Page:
USRE41132Nov 15, 2005Feb 16, 2010Kabushiki Kaisha ToshibaRadio communication method including SDL having transmission rate of relatively high speed
USRE43654Sep 17, 2010Sep 11, 2012Kabushiki Kaisha ToshibaBase station for a radio communication with a radio terminal
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USRE43800Aug 25, 2009Nov 13, 2012Kabushiki Kaisha ToshibaRadio communication system including SDL having transmission rate of relatively high speed
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Classifications
U.S. Classification455/557, 375/219, 455/88
International ClassificationH04L7/04, H04L12/413, H04L12/40, H04B1/38, H04L7/10, H04Q7/32, H04L7/08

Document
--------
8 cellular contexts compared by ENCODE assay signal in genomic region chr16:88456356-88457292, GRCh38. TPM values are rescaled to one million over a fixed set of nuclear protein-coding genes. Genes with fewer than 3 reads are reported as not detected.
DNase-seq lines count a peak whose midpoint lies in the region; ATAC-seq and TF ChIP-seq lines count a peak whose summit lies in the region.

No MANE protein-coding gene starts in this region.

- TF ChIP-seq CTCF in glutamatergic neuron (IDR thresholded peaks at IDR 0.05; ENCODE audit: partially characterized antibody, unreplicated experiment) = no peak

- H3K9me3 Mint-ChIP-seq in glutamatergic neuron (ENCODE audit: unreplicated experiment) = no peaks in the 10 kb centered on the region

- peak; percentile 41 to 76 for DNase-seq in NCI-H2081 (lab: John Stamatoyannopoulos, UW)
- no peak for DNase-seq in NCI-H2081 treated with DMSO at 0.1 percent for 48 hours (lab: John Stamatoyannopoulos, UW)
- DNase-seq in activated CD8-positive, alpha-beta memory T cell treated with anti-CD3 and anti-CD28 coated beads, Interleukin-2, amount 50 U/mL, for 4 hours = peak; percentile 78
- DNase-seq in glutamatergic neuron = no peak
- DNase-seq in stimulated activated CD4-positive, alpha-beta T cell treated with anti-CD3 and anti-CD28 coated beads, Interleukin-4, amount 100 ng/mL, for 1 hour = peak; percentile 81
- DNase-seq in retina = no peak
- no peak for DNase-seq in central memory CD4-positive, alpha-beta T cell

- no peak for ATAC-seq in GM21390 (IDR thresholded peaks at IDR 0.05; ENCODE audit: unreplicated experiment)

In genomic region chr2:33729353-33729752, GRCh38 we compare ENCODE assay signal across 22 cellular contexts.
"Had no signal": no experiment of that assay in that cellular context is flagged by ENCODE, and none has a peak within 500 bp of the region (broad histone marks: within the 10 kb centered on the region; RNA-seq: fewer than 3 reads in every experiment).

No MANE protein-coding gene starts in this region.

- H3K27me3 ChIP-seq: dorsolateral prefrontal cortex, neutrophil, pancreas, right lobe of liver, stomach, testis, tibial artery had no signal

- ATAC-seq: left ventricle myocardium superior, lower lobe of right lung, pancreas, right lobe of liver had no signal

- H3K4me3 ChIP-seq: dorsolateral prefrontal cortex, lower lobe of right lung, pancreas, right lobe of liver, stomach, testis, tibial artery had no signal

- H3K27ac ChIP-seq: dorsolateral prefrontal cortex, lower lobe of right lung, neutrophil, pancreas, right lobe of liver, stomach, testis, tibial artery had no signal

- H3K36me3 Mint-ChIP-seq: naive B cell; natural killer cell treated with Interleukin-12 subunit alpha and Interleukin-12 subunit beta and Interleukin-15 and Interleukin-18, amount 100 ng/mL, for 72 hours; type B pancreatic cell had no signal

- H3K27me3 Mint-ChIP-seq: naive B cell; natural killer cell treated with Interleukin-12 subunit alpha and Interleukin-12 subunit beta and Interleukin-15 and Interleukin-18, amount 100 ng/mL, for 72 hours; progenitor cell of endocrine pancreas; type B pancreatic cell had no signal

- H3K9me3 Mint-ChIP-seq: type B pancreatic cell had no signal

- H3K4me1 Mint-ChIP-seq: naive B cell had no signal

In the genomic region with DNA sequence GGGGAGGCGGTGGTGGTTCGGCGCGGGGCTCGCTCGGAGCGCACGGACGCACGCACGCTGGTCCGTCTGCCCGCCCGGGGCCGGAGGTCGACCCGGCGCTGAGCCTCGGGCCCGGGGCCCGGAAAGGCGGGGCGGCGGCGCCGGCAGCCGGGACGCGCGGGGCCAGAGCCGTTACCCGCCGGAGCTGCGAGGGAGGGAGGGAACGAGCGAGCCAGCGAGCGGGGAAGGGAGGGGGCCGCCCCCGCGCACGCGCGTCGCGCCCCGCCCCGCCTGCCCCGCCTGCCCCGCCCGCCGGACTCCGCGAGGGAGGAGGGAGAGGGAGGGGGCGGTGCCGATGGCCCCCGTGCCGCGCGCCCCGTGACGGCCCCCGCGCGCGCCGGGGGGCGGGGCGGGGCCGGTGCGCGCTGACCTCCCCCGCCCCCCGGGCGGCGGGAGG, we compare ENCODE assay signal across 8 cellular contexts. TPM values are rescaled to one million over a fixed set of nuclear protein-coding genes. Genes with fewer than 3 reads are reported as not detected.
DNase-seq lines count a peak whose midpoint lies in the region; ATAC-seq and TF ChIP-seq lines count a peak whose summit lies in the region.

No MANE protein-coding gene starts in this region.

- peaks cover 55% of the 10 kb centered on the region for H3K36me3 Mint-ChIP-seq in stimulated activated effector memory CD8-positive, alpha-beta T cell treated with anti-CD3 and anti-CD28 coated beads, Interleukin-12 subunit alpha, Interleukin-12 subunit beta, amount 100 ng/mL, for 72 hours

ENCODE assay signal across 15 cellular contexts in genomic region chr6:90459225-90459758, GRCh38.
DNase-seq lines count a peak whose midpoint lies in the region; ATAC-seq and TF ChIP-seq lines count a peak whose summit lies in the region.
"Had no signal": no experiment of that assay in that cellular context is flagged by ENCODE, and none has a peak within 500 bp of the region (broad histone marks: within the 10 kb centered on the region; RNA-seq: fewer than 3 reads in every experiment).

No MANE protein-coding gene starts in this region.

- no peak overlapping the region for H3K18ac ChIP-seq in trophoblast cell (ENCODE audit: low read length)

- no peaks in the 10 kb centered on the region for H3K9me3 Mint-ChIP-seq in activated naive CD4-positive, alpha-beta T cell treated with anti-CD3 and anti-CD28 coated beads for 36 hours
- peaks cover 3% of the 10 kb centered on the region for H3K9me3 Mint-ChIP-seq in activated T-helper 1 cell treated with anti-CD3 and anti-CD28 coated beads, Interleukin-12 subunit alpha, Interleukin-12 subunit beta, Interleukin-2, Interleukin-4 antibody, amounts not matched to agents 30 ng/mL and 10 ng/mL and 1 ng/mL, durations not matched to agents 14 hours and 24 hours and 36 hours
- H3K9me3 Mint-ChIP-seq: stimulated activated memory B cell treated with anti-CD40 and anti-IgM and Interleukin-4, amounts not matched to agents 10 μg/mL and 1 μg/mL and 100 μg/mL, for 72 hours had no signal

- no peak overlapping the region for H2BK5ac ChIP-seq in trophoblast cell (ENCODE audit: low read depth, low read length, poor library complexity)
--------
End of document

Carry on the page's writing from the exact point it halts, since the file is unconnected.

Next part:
Cooperative ClassificationH04L7/044, H04L7/041, H04L7/10, H04L12/403, H04L7/08
European ClassificationH04L7/04B, H04L12/403
Legal Events
DateCodeEventDescription
Nov 2, 1992ASAssignment
Owner name: MOTOROLA, INC., ILLINOIS
Free format text: ASSIGNMENT OF ASSIGNORS INTEREST.;ASSIGNORS:TRIPP, JEFFREY W.;SHIM, JAE H.;PAGGEOT, BRUCE;REEL/FRAME:006351/0400;SIGNING DATES FROM 19921015 TO 19921026
Jun 27, 1995CCCertificate of correction
Jun 24, 1998FPAYFee payment
Year of fee payment: 4
Aug 22, 2002FPAYFee payment
Year of fee payment: 8
Aug 23, 2006FPAYFee payment
Year of fee payment: 12
Dec 13, 2010ASAssignment
Owner name: MOTOROLA MOBILITY, INC, ILLINOIS
Effective date: 20100731
Free format text: ASSIGNMENT OF ASSIGNORS INTEREST;ASSIGNOR:MOTOROLA, INC;REEL/FRAME:025673/0558